The atmospheric music intensifies, drowning out the unmistakable sound of a storm raging outside. The camera crops dramatically into an expressionless face, the eyes hidden behind menacing black-lensed glasses. Unemotionally, Morpheus extends his two hands to Neo, languidly opening them to reveal a glistening red pill in his right palm and a matching blue pill in his left.
“You take the blue pill...the story ends. You wake up in your bed and believe whatever you want to believe. You take the red pill... you stay in wonderland and I show you how deep the rabbit hole goes.”
Most of you will instantly recognise the seminal moment from the classic sci-fi movie where The Matrix is revealed to Neo; something which, once seen, can never be unseen. Well, here comes your blue pill / red pill moment; take the blue pill and forget you ever heard the word Metaverse and go back to doing what you have done in travel retail for years. Or, take the red pill and wake up to the reality of a world you didn’t know you are already living in.
What is the metaverse?
Since the early 1980s, technologists have frequently speculated on the emergence of a “successor” to the internet, a brave new world that we currently know as the Metaverse.
Whilst its true extent, and indeed form, is difficult to comprehend, conceptual thinking is beginning to coincide with increasingly powerful technologies that will likely transform the way we interact in the coming decades. This is exemplified by Mark Zuckerberg’s recent announcement, laying out Facebook’s vision to unify communities, creators, and commerce through virtual reality: “Our overarching goal across all of these initiatives is to help bring the Metaverse to life.”
So what does the Metaverse look like? Kerry Murphy, founder and CEO at the digital fashion house The Fabricant offers the following definition: “The metaverse is just a digital layer of our lives. The metaverse will exist once everything that we do digitally is completely, seamlessly connected. So, if I buy a yellow T-shirt in Fortnite, I get to wear it on Instagram, I get to wear it on Facebook, I get to have an AR wearing experience, and they’re all completely interconnected. The metaverse is just an extension of our physical lives into the digital realm.”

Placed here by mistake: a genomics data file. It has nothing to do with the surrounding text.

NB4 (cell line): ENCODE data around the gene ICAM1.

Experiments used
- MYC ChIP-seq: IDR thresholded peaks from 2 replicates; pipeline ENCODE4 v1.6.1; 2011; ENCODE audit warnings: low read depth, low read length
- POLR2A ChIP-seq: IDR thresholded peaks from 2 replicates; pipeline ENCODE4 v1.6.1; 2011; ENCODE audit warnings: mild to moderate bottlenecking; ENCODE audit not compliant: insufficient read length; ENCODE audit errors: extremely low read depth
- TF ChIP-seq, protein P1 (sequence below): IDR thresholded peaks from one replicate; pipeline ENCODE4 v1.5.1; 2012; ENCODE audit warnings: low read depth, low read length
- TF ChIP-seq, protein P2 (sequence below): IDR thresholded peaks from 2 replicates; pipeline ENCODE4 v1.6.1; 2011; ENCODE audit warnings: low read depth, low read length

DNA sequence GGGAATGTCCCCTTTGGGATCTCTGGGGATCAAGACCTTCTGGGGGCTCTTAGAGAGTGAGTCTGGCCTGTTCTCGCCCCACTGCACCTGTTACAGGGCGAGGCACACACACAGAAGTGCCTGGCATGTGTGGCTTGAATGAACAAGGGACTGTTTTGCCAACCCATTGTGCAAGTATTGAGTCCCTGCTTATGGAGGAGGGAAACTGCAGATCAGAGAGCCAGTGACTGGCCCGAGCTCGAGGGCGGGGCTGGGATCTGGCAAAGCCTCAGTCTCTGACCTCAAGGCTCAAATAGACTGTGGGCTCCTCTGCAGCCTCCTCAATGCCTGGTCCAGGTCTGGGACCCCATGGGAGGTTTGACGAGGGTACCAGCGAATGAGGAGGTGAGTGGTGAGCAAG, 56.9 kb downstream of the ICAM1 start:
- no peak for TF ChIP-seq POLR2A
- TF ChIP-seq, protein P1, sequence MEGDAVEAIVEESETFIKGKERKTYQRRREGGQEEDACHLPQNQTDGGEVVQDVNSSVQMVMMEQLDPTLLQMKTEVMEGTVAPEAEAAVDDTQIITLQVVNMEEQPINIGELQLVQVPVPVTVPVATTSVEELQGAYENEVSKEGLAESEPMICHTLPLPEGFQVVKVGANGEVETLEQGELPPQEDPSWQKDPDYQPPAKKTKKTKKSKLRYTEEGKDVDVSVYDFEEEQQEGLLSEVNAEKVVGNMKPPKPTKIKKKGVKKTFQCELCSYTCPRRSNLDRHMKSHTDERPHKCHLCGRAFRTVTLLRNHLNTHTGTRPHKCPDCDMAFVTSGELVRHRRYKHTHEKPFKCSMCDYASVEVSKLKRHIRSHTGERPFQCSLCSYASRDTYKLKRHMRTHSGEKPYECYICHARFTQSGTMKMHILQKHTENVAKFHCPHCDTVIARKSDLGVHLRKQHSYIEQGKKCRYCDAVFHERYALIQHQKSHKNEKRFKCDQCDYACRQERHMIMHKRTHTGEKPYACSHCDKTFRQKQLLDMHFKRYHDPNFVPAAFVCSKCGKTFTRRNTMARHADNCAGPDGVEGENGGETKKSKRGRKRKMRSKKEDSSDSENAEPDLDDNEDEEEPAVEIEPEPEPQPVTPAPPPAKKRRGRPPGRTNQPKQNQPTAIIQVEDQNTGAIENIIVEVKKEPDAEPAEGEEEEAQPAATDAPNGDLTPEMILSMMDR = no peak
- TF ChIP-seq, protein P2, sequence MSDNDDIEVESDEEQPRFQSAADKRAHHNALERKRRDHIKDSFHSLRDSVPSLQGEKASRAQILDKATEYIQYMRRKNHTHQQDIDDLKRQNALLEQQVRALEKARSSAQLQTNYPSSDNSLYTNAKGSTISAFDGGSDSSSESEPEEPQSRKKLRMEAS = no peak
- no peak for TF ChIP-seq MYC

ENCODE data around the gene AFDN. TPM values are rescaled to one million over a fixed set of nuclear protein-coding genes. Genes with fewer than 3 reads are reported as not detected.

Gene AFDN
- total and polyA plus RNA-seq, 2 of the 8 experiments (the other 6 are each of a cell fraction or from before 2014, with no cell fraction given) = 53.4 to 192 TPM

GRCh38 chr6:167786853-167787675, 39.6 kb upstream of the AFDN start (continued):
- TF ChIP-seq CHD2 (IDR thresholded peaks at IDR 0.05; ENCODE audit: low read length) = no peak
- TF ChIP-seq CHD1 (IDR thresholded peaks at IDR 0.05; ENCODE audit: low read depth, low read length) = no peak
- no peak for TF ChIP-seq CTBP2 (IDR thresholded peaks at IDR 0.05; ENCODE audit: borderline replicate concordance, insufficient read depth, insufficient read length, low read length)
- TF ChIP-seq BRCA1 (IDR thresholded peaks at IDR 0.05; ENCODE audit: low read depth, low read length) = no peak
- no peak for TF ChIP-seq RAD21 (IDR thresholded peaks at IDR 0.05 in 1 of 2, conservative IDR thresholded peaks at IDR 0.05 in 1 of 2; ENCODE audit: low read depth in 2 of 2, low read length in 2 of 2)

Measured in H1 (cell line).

The past few years have seen the emergence of such digital experiences, which have started generating these new kinds of social connections and virtual economies. The Moodie Davitt Report Virtual Expo is a prime example in the travel retail community, but gaming platforms like Roblox and Fortnite are leading the way, offering new ways for brands to engage with consumers, create global communities and build a new kind of virtual economy.
Whole new worlds are being created, and the attention of a new generation of customers is there for the taking.
Connecting with a new generation of customers
Digitally-native Gen Z and Millennials are at the front line of this revolution. A recent study from Squarespace and The Harris Poll found that more than 60% of them believe that how you present yourself online is more important than how you do in real life.
“There’s a lot of ways to show up on the internet—there will be a lot of different ways to show up in the metaverse,” says Ben Hughes, VP of creative at Squarespace. “As the metaverse continues to grow, it’s a place where you’re totally in control of how you present yourself, at a moment where how you present yourself through digital channels is becoming the most important thing”—not to mention a potentially lucrative one.
Forward thinking brands are already jumping at the opportunity, offering up digital versions of their products to satisfy Gen Z’s craving for self-expression. Iconic denim brand Levi’s experimented with a line of clothing on Snapchat. With a predominantly Gen Z audience on the platform, the partnership allowed the brand to connect with a new generation of Levi’s fans in an authentic and personalised way.